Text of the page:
Bridge to Terabithia and Okay for Now

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bridgeAs writers we have a love of reading first and for many it started young. At least one special book hooked us, caused us to devour pages and eventually shelves. Then we each ended up here with the desire to create passionate readers in others. There were so many books of my youth, but out of them all, one stands above the rest. I still remember when my mom introduced me to Bridge to Terabithia by Katherine Paterson (1977).

Mom is the main influence of my kidlit love. As a teacher, every summer/school break and family vacation she was equipped with a wonderful book for us to read together. I remember being in the fourth grade when she brought into my room Bridge to Terabithia along with a box of tissues. I learned later that she almost didn’t introduce me to my favorite book due to fear it would upset me. On the contrary, it is the most beautiful, uplifting book, and yes I used every tissue. To me that is book brilliance. I felt something.

Another, more recent book spoke similarly to me: Gary Schmidt’s Okay for now (2011). Gary Schmidt is a fabulous writer. He has earned the Newbery Honor twice and Katherine Paterson have received the Newbery Medal twice. Both books follow male main characters dealing with coming of age. Both Bridge’s Jess Aaron (5th grade) and Okay’s Doug Swieteck (8th grade) deal with their individuality and being members of their poorer families. Both work real hard and are artists that are embarrassed by its so called unmanliness. Education plays a key role in these books with teachers that both inhibit and inspire. And of course a girl who changes everything. Throughout these two are the themes of friendship, courage, and loss and recovery.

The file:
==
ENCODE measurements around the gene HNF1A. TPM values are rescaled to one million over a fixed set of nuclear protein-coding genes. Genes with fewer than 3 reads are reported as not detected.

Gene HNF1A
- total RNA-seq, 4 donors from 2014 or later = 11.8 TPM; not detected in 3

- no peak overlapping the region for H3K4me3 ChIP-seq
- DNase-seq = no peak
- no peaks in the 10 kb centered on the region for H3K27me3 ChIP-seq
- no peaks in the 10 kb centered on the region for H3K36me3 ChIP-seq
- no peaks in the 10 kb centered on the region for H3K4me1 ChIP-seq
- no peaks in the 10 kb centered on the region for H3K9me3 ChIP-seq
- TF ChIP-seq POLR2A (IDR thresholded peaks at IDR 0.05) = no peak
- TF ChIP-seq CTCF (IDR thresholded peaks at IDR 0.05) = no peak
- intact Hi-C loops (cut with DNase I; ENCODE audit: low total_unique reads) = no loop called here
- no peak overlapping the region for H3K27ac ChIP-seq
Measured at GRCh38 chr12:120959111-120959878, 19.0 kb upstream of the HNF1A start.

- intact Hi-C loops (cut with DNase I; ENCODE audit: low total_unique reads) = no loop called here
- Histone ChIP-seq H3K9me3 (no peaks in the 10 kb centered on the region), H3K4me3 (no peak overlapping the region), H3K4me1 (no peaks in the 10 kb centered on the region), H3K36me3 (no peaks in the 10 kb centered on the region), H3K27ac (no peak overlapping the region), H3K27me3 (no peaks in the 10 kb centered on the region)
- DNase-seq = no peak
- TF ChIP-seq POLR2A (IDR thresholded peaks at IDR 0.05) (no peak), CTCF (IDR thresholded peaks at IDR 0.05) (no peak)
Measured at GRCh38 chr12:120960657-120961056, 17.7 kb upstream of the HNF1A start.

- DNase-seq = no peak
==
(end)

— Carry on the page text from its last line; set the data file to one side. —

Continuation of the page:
okayThey are unique in wonderful ways too. Bridge takes place shortly after the Vietnam War and Okay takes place during the Vietnam War which makes a cool historical comparison. The losses involved differ too and I will not spoil them. My favorite thing that Gary Schmidt brings to the table is his humor (read his Newbery Honor: Wednesday Wars). He has the laugh cry down. And then Paterson hits upon the imaginative play/world that I missed in Okay for Now.

Writing this post rocked for a number of reasons. One, I got to reread Bridge to Terabithia and recall its magic appeal. Two, I discovered a new favorite and saw its beauty. Three, I have a better idea of what I too need to do as a writer to be shelved among these greats.

All of us our connected by similar emotions/struggles. As writers we need to tap into these. If our readers feel something, they are readers for life. What are your childhood favorites?

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One Response to “Bridge to Terabithia and Okay for Now”

  1. Jessica Toman Jessica Toman says:

    Edit *our at the end should be are. Oops.

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